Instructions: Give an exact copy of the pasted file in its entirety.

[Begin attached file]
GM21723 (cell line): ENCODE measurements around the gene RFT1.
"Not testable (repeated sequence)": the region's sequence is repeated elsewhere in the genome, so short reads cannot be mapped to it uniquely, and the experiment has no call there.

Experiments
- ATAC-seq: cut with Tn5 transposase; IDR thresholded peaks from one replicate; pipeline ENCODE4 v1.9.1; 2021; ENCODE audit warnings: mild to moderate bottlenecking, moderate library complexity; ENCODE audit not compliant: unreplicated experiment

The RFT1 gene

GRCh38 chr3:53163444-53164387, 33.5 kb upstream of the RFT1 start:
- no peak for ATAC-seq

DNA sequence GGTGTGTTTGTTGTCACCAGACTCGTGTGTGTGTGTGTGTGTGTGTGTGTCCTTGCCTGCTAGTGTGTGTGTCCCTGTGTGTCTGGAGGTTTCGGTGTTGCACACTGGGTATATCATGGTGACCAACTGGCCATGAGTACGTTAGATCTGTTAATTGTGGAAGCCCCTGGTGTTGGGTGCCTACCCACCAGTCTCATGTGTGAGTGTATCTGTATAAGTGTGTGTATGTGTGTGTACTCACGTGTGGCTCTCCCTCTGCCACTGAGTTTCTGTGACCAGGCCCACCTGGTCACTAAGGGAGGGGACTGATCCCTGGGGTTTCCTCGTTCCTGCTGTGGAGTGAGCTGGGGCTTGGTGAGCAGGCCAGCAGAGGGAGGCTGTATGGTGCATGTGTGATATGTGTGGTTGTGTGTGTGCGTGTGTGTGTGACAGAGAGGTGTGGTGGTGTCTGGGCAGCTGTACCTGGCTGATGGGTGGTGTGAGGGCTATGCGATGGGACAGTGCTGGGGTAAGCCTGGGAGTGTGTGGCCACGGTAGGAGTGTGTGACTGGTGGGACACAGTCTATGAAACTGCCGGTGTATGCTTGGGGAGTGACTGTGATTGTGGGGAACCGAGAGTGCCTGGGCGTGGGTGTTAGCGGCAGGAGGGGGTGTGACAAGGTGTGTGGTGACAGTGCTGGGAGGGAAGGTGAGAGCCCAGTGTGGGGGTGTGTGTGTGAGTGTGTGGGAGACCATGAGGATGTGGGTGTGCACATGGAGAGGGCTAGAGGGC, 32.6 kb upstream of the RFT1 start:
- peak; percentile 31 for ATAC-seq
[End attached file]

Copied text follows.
GM21723 (cell line): ENCODE measurements around the gene RFT1.
"Not testable (repeated sequence)": the region's sequence is repeated elsewhere in the genome, so short reads cannot be mapped to it uniquely, and the experiment has no call there.

Experiments
- ATAC-seq: cut with Tn5 transposase; IDR thresholded peaks from one replicate; pipeline ENCODE4 v1.9.1; 2021; ENCODE audit warnings: mild to moderate bottlenecking, moderate library complexity; ENCODE audit not compliant: unreplicated experiment

The RFT1 gene

GRCh38 chr3:53163444-53164387, 33.5 kb upstream of the RFT1 start:
- no peak for ATAC-seq

DNA sequence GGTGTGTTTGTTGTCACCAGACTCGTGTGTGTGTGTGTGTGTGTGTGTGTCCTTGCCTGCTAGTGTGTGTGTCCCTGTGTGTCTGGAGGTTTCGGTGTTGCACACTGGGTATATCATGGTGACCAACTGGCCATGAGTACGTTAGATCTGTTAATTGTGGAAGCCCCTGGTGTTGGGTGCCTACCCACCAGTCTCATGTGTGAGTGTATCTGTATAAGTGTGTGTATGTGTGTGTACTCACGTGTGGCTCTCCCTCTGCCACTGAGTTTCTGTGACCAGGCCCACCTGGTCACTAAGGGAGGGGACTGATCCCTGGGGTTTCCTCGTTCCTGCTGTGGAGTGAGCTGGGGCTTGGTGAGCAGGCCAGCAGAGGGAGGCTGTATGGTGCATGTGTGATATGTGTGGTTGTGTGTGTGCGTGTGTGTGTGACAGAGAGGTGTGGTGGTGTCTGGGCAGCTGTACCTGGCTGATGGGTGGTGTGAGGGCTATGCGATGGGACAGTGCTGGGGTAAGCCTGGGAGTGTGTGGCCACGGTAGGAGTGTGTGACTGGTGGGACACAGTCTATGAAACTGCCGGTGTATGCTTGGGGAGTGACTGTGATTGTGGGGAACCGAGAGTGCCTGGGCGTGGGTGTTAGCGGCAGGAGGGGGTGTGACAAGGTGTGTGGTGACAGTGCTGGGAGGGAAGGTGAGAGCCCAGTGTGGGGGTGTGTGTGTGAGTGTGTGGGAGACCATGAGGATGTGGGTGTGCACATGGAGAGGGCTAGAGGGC, 32.6 kb upstream of the RFT1 start:
- peak; percentile 31 for ATAC-seq